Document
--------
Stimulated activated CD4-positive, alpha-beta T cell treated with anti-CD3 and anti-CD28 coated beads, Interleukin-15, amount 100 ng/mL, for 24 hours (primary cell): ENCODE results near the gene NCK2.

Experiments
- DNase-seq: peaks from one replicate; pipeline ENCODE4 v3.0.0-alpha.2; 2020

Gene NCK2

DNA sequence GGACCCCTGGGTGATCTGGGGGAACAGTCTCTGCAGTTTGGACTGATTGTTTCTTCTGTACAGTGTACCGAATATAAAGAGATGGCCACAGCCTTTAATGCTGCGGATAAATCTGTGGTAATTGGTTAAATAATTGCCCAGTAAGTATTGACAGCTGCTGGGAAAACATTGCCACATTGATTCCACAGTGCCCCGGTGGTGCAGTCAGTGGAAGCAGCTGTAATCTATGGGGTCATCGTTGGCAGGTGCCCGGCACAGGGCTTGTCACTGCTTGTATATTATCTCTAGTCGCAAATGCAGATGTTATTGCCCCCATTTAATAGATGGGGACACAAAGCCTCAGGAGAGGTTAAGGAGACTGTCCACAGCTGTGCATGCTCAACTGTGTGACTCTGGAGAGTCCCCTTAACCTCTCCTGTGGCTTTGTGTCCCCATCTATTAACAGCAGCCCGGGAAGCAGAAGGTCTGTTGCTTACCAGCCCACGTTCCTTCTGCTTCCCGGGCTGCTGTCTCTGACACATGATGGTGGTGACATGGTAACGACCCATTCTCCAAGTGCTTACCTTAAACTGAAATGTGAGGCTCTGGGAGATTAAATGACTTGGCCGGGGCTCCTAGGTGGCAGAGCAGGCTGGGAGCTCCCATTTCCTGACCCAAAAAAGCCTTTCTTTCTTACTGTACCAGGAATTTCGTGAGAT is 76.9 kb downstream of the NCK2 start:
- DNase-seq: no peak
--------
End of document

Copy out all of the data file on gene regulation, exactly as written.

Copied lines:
Stimulated activated CD4-positive, alpha-beta T cell treated with anti-CD3 and anti-CD28 coated beads, Interleukin-15, amount 100 ng/mL, for 24 hours (primary cell): ENCODE results near the gene NCK2.

Experiments
- DNase-seq: peaks from one replicate; pipeline ENCODE4 v3.0.0-alpha.2; 2020

Gene NCK2

DNA sequence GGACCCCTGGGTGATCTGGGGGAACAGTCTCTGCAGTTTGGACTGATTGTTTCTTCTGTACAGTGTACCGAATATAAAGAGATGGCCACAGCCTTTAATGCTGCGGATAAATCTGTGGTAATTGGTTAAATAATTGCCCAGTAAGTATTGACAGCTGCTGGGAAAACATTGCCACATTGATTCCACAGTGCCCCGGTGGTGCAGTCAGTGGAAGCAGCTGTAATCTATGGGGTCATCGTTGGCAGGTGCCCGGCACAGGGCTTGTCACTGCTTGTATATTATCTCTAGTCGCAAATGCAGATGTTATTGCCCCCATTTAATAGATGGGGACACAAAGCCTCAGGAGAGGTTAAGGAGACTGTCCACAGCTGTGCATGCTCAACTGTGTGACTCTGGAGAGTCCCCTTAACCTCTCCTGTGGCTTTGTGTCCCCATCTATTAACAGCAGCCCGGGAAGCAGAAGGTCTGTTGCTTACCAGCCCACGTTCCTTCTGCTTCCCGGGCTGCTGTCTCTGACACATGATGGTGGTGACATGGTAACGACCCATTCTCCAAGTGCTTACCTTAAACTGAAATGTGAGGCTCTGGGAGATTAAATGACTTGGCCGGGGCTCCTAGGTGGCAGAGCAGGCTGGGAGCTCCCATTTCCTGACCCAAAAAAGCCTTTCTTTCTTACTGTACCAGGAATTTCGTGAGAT is 76.9 kb downstream of the NCK2 start:
- DNase-seq: no peak